BAGHDAD, Iraq (AP) – Iraq’s sectarian violence is worsening, but civil war is neither imminent nor inevitable, the visiting British defense secretary said Saturday.
“The most urgent need at the moment is the speedy formation of a government of national unity,” John Reid told reporters. Otherwise, he said, “malevolent” people will step into the vacuum.
As the Cabinet minister met with journalists in the fortress-like International Zone in the heart of Baghdad, police were reporting the latest sign of the wave of reprisal killings between Sunni and Shiite Muslims: the bodies of six men, some handcuffed, some blindfolded, found in a Shiite district of the capital.
Reid, on the second day of a three-day visit to Baghdad and to British troops in southern Iraq, also reiterated his position that the British military might begin handing over control of some areas to Iraqis sometime this year, depending on how quickly Iraqi security forces improve their capabilities. But, he said, “it might not happen this year. Even if it did, it will only be a start.”
The British government announced last Monday it would reduce its 8,000-member force in Iraq by 10 percent by May because of improving Iraqi capabilities.
The U.S.-British invasion of 2003 and the ouster of Saddam Hussein’s Baathist regime cleared the way for Iraq’s Shiite Muslim majority to rise to power in Baghdad, supplanting the long-dominant Sunni minority. Shiite-Sunni violence has followed, exploding in recent weeks because of the bombing of a major Shiite shrine.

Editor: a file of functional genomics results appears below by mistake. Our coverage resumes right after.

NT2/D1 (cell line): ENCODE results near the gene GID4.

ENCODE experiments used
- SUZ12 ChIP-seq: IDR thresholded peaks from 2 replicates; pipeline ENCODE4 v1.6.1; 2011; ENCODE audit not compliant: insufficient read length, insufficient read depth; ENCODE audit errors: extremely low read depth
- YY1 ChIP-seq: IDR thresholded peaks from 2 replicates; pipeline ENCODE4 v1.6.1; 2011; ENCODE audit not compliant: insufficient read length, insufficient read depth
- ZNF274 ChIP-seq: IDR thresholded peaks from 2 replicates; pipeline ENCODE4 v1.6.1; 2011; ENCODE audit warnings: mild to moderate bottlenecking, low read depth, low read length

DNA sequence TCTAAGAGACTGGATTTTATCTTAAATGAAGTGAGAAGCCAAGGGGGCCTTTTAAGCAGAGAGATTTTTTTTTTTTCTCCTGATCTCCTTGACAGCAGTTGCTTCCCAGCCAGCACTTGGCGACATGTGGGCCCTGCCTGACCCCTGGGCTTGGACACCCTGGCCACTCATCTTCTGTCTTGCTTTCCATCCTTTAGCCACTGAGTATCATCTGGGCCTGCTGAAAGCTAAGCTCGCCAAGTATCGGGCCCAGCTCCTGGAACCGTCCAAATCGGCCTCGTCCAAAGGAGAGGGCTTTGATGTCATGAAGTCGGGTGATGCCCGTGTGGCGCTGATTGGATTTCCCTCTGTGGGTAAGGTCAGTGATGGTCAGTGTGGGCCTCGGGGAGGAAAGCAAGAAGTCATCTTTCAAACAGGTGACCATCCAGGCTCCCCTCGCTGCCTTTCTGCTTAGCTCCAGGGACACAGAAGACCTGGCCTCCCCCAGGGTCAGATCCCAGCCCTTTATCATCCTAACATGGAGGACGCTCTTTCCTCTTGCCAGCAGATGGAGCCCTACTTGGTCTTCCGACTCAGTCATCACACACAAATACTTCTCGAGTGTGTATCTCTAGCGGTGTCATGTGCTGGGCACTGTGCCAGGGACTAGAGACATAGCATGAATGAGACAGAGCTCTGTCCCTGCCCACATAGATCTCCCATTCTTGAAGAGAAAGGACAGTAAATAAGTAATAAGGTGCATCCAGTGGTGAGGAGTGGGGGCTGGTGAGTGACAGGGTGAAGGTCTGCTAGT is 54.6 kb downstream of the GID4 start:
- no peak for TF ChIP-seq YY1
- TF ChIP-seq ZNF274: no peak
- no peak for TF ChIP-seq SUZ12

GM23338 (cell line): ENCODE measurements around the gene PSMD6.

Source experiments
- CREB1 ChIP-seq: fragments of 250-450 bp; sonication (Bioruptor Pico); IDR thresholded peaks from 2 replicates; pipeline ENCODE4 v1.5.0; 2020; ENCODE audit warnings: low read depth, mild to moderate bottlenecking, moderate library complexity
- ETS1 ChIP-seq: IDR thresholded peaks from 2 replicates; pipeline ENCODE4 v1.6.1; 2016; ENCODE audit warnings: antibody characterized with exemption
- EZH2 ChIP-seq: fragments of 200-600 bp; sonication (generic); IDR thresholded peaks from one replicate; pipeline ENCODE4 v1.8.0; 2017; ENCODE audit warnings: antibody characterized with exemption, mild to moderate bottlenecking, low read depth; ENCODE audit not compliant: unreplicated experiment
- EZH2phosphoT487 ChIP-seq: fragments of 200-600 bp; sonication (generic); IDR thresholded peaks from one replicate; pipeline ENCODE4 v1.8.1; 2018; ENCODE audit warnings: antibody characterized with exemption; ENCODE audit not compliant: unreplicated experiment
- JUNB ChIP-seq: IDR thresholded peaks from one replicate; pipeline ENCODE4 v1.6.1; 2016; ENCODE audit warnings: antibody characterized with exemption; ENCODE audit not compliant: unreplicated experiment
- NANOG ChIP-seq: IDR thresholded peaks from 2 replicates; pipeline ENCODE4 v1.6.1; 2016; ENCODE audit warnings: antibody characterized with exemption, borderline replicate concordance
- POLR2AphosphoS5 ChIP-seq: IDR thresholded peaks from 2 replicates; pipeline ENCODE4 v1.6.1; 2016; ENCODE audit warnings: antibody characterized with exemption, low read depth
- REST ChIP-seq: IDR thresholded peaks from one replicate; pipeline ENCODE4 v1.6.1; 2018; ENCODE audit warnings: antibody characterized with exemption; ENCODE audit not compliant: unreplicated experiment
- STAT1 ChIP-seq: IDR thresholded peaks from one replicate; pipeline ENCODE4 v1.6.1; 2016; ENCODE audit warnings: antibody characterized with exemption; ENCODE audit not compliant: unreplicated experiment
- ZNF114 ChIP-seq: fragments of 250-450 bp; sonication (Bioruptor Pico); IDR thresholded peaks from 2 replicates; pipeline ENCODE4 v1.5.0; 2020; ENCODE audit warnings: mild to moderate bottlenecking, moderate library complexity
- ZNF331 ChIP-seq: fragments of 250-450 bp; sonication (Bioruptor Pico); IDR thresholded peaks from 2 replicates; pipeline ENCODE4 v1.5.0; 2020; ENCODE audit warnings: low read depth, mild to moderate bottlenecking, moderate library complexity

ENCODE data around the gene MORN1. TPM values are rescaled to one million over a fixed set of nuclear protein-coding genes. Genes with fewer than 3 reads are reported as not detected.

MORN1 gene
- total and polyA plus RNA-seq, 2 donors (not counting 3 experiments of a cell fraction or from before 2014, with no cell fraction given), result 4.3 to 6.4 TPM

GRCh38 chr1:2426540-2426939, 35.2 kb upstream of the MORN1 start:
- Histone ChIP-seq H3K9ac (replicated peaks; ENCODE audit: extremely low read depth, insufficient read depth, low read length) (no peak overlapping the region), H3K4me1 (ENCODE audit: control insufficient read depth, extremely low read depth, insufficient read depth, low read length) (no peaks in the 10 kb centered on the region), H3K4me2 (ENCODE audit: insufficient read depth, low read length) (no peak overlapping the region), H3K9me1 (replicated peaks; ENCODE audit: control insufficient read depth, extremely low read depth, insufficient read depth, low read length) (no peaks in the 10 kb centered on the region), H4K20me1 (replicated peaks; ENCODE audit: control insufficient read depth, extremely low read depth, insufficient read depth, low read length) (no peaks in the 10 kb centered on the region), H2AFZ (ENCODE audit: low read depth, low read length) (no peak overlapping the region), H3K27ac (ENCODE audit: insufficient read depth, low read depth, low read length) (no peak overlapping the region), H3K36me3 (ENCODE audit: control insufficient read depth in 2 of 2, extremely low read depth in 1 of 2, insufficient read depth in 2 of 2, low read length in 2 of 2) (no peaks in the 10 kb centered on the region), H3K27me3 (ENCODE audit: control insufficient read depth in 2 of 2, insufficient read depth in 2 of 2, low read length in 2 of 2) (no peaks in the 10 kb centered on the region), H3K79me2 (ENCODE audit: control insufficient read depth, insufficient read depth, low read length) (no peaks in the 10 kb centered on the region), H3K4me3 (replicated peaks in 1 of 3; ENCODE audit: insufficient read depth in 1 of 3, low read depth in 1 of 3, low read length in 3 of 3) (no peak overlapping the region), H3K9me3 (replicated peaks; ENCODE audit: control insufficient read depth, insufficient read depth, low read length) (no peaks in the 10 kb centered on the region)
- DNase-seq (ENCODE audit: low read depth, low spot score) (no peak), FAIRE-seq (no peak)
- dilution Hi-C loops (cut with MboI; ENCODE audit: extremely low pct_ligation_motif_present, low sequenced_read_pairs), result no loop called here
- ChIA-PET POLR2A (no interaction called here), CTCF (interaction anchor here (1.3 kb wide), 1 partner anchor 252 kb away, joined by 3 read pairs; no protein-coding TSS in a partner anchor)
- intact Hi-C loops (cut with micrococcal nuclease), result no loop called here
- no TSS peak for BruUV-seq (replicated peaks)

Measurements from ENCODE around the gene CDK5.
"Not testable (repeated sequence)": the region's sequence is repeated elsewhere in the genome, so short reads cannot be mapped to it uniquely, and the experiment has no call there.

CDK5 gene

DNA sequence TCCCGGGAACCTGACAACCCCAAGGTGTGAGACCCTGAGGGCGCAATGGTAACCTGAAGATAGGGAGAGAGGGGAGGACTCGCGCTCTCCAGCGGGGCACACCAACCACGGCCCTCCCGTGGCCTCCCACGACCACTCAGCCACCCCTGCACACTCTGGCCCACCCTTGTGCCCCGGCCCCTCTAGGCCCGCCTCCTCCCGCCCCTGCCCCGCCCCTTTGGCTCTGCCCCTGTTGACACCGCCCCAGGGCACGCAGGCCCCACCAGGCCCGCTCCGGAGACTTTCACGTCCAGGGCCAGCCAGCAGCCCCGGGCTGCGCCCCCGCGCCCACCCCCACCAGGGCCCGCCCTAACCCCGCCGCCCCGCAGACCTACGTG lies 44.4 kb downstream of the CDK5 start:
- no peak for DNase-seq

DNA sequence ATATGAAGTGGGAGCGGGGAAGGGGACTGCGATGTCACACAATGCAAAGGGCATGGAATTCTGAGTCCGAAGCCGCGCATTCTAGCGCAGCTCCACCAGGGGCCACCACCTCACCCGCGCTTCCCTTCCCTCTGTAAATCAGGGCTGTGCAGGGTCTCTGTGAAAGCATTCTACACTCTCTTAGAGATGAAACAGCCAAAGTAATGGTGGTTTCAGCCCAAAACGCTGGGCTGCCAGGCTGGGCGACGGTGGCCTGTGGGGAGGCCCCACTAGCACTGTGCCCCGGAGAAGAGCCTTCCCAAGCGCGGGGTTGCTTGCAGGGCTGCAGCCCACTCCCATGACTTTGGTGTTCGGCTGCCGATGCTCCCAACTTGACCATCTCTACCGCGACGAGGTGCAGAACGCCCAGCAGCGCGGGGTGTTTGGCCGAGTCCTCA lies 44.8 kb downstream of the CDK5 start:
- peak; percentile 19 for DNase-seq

Reid was asked whether his troops would intervene in any all-out armed struggle between Sunnis and Shiites. “There is a greater degree of sectarian violence than there has been, perhaps an entrenchment there,” he replied. “I don’t think any of us would deny that that is a problem, but not a problem to the degree that we think civil war is imminent or inevitable.”
Iraq’s newly elected Parliament was seated on Thursday, and representatives of its Shiite Arab, Sunni Arab and Kurdish blocs have been meeting in an effort to overcome deep divisions and agree on the makeup of a new government. The minority factions want to block broad Shiite control of powerful ministries.
Reid, who was meeting with leading political figures here, said the new government must be “competent,” “nonsectarian,” and “inclusive,” and must be named soon. “I hope and I believe they appreciate the urgency of this,” he said of the Iraqis. With each passing week and month, he said, people “of malevolent intent” can step into the political vacuum.